The Family Member Provider Outreach program.
- SourceAvailable from: Deborah Perlick[Show abstract] [Hide abstract]
ABSTRACT: Family involvement in the care of persons with psychiatric illness is important for recovery-oriented comprehensive mental health services; however, family involvement infrequently occurs. The Department of Veterans Affairs Office of Mental Health Services has sponsored Family Forum II to provide a broad intervention framework for family involvement in the care of persons with psychiatric illness. This article presents guidance provided by Family Forum II. Services highlighted include family consultation, family education, and family psychoeducation; and an intervention framework is presented. Several dimensions of fostering family involvement are emphasized as vital to the process of engagement in meaningful services. An intervention framework for family involvement enables consumers, family members, providers, and administrators to navigate and cultivate family service choices in a family-friendly agency.American Journal of Psychiatric Rehabilitation 01/2012; 15(1):5-25. DOI:10.1080/15487768.2012.655223
- [Show abstract] [Hide abstract]
ABSTRACT: The stress of living with unpredictable, disturbing schizophrenic symptoms can erode interpersonal relationships. Stressful family interactions are associated with poorer prognosis. Several investigators have developed educational or more intensive skills-based family programs to increase illness knowledge and improve prognosis in schizophrenia. An extensive body of research supports the benefits of participating in family-based treatments for schizophrenia, especially those of longer duration and emphasizing skill development, in reducing relapse rates. In spite of the data, these programs are underimplemented and underutilized. Barriers to their use likely arise from patients, relatives, and mental health professionals. Newer programs, which include novel engagement strategies, target subpopulations with poor prognoses, or use innovative technologies, may make these programs more accessible to a wider range of families. Engaging individuals with schizophrenia and their loved ones in a collaborative effort to design new, more consumer-driven family interventions is warranted.Current Psychiatry Reports 03/2012; 14(3):237-43. DOI:10.1007/s11920-012-0265-z · 3.05 Impact Factor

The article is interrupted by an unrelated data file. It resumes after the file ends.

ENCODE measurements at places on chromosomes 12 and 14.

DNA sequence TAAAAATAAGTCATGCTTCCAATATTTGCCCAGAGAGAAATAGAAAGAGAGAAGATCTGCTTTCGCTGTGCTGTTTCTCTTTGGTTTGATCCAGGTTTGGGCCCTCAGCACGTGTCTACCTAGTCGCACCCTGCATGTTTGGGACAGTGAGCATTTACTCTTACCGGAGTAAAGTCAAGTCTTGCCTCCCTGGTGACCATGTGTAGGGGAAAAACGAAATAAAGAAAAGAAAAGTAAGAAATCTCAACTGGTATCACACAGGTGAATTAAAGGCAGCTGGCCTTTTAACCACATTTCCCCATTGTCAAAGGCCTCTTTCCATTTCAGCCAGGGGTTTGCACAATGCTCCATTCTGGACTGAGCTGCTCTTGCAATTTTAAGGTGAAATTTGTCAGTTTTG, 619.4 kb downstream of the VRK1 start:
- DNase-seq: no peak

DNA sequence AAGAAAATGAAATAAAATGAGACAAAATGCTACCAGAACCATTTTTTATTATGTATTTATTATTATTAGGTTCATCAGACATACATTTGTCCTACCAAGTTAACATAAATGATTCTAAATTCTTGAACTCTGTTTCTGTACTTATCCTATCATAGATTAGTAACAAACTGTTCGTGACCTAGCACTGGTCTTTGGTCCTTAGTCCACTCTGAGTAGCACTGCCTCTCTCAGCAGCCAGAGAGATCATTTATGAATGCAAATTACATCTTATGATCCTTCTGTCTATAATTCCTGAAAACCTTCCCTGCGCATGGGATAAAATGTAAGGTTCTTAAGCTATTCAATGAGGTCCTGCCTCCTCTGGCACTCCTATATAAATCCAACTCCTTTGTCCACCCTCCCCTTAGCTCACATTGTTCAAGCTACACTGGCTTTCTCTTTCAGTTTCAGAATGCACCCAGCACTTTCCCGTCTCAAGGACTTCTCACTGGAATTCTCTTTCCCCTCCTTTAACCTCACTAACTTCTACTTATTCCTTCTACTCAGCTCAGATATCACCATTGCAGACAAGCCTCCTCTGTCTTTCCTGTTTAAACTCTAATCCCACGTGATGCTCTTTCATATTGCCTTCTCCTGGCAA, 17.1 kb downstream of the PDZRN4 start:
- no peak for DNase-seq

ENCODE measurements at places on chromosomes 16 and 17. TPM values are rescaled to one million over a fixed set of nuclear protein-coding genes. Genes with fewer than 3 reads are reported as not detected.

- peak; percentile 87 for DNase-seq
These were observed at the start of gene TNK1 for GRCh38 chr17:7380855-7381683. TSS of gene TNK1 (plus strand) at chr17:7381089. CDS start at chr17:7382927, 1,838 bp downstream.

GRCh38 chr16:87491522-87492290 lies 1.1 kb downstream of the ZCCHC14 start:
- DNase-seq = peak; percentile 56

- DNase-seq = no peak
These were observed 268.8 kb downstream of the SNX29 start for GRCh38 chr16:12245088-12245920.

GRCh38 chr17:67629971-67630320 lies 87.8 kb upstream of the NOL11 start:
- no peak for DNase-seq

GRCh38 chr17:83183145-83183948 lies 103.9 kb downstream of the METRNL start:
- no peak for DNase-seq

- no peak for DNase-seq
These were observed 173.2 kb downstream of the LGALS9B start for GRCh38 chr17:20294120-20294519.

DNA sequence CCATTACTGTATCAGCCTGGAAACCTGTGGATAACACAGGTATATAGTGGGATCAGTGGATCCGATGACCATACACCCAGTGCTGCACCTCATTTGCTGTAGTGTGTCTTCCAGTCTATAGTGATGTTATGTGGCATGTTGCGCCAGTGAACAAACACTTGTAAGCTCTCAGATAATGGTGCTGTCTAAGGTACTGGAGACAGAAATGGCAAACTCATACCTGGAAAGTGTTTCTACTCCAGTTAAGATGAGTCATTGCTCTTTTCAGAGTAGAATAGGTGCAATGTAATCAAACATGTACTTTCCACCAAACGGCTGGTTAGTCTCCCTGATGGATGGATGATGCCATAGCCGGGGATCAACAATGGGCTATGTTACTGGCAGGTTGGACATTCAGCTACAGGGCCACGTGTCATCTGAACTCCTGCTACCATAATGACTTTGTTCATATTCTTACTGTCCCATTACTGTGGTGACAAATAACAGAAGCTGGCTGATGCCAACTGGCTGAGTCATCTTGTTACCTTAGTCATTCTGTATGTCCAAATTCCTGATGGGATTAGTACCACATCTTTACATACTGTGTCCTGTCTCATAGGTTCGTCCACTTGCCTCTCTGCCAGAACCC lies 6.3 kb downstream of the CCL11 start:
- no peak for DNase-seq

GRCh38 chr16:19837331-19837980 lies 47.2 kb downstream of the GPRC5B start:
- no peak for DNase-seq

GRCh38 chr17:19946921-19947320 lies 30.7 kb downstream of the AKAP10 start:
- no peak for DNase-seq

- [Show abstract] [Hide abstract]
ABSTRACT: Associations between PTSD and difficulties in intimate relationships have prompted national calls for partner-involvement in treatment for PTSD. However, research is limited evaluating patient preferences for the format of these services or predictors of these preferences. Such information is vital to shaping services so they are relevant to those most interested in them and to those with greatest need. To address these gaps, we surveyed 185 coupled veterans as they presented for mental health appointments at a VA PTSD treatment clinic. We assessed broad interest in greater partner-involvement, specific interest in couple therapy, and potential predictors of these interests, including family concerns, relationship satisfaction, PTSD symptom severity, and combat era. We found unique positive associations between interest in partner-involvement and both family concerns and relationship satisfaction, suggesting those most interested in partner-involvement are likely those experiencing the greatest family concerns and the most satisfied in their intimate relationships. Associations between interest and PTSD severity were nonsignificant. Interest in couple therapy was significantly greater among returning veterans than Vietnam/Korean War Veterans. However, these two groups did not vary significantly in their interest in greater partner-involvement more broadly. Discussion of findings considers the roles of both insight into PTSD-related family problems and relationship satisfaction in motivating interest in partner-involvement in care, the potential need to address motivation for partner-involvement among veterans in distressed relationships, and the importance of alternative methods of partner-involvement to full courses of couple therapy, particularly for Vietnam/Korean War era veterans. (PsycINFO Database Record (c) 2013 APA, all rights reserved)Psychological Trauma Theory Research Practice and Policy 07/2013; 5(4):334. DOI:10.1037/a0028366 · 0.89 Impact Factor